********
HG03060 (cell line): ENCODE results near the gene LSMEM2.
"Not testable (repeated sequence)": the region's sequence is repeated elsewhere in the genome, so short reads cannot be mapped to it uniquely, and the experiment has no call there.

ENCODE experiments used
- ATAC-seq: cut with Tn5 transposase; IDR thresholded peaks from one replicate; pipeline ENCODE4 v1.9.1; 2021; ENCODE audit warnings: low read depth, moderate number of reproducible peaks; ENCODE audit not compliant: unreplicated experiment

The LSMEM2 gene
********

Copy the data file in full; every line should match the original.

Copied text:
HG03060 (cell line): ENCODE results near the gene LSMEM2.
"Not testable (repeated sequence)": the region's sequence is repeated elsewhere in the genome, so short reads cannot be mapped to it uniquely, and the experiment has no call there.

ENCODE experiments used
- ATAC-seq: cut with Tn5 transposase; IDR thresholded peaks from one replicate; pipeline ENCODE4 v1.9.1; 2021; ENCODE audit warnings: low read depth, moderate number of reproducible peaks; ENCODE audit not compliant: unreplicated experiment

The LSMEM2 gene